The battle account fascinates me, as it did the public in 1951, it seems. One synopsis of the battle has it this way:

The Gloster Regiment’s Defensive Stand in Paju
In April, 1951, the Chinese Spring Offensive began, which threatened Seoul. The Gloster regiment
of about 700 men from the UK held off the Chinese 63rd Division, of 10,000 men, for three
days in a valley outside of Jeoksong village. By the morning of 25 April 1951, only 67 soldiers were
able to escape the Chinese encirclement
. The remaining soldiers were either killed or captured
by the Chinese. Their heroic defense of the valley prevented the UN forces, who were withdrawing
south towards Seoul through the Uijongbu corridor, from being flanked by the Chinese division. [Link]

It was this kind of action that prevented a loss outright in the Korean War following the Chinese intervention.

I read the autobiography of General Paik Sun-Yup (백선엽, born in 1920, “the R.O.K.’s first four-star general”). He was normally exuberant and kinetic, always actively on-the-ball. Yet he recounts how he sank into an (uncharacteristic) deep depression when the Chinese crossed the Imjin River again in January 1951. He had to be dragged out of his command post chair by a subordinate to evacuate, as the Chinese fast approached. He was genuinely concerned that the Chinese would completely win the war in early 1951. Their winter offensive did recapture Seoul, but was stopped to the south, and Seoul traded hands yet again. In April, General Paik recounts that it was clear that the USA/UN were wavering on whether they wanted to take so many personnel losses in such a wild see-saw of a war.

In the end, the Chinese Spring Offensive failed. UN resistance had a backbone, unlike in summer 1950, and unlike the early days of the Chinese intervention in late 1950 and early 1951.

(The Battle of Gloster Hill seems to me a actually a smaller version of Chipyongni, a decisive battle I read about occuring on my birthday in 1951. I’ve located the site of Chipyongni (지평리 in Hanguel) in north-central South Korea. I will write more about this at a later time, and hope to visit one day).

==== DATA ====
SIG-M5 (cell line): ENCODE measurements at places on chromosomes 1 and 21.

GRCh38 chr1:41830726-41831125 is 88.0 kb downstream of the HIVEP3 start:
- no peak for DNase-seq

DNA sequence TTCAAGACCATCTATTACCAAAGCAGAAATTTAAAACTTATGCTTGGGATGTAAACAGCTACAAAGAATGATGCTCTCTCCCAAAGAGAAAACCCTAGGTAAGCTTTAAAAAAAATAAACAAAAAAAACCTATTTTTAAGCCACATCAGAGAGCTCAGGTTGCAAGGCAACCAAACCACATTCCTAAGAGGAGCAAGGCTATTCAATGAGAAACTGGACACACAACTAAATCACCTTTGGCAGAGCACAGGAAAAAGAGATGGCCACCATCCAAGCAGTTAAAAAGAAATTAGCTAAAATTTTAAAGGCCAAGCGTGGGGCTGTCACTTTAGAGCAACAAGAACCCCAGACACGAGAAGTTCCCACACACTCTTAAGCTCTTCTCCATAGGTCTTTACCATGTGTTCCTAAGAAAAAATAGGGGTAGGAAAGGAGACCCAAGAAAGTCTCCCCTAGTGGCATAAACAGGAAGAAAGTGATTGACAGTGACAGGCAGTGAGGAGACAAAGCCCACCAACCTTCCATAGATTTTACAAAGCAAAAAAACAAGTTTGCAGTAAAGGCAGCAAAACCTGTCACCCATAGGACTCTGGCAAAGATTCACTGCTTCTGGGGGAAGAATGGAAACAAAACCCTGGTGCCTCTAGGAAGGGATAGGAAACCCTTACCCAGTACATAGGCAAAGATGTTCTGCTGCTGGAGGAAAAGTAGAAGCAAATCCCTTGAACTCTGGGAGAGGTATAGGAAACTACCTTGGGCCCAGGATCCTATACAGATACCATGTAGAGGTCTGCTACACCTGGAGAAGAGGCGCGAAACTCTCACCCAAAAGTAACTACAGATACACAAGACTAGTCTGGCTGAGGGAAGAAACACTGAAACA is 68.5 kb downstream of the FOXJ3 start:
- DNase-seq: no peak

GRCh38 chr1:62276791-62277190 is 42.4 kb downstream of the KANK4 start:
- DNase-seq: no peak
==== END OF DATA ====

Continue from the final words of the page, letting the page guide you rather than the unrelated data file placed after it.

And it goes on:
_____________________________________________________________________________

Picture

Pensive
I seem to be in a pensive mood in that picture. I don’t remember it being taken.

I do remember being in such a mood at this memorial park. Who wouldn’t be?

Anyway, the Gloster Hill Memorial was a few hours well spent, and a great Chuseok Day. The weather was good. There is more to the memorial than I even had the chance to look at. Many more photos are at the military-themed, Korea-focused blog ROK-Drop.

_____________________________________________________________________________
Update, April 2013:
A longer, maybe more coherent post about the Battle of Gloster Hill is at post-40.


bookmark_borderPost-2: Yahoo Mail Says a Lot

There we were, standing in the front, greeting the incoming students at 4:10 PM. Classes start at 4:15 PM.

People who still cling to obsolete, or at least long-thought-abandoned, technology, was our subject of conversation. The third foreign coworker present said, “Oh, my aunt still uses AOL”. Wow, we said. We’d half-believed that AOL folded up long ago.

My new, young American coworker, C.R., chimes in: “You can tell a lot about people in these kinds of ways. It’s like someone who still uses a Yahoo email“. He chortles. Hmm: “I use Yahoo email”, I says.

He disapproves. “That says a lot about you, dude.” It does? “Everyone should have Gmail”, he says.

It was good humored, and I don’t have anything againsy C.R., but I don’t understand his attitude. Who cares what one’s email provider is? What’s so great about Gmail that means every person should have it? I have used Yahoo mail forever — I know it and I’m comfortable with it, and (significantly) everyone else knows that is my email, too. “You might be right, but as our coworker, ‘M.W.R.’, has said to me many times, ‘I just don’t care enough’…”

That’s about what I said in response. About then, the bell was ringing. We departed.

Oh well.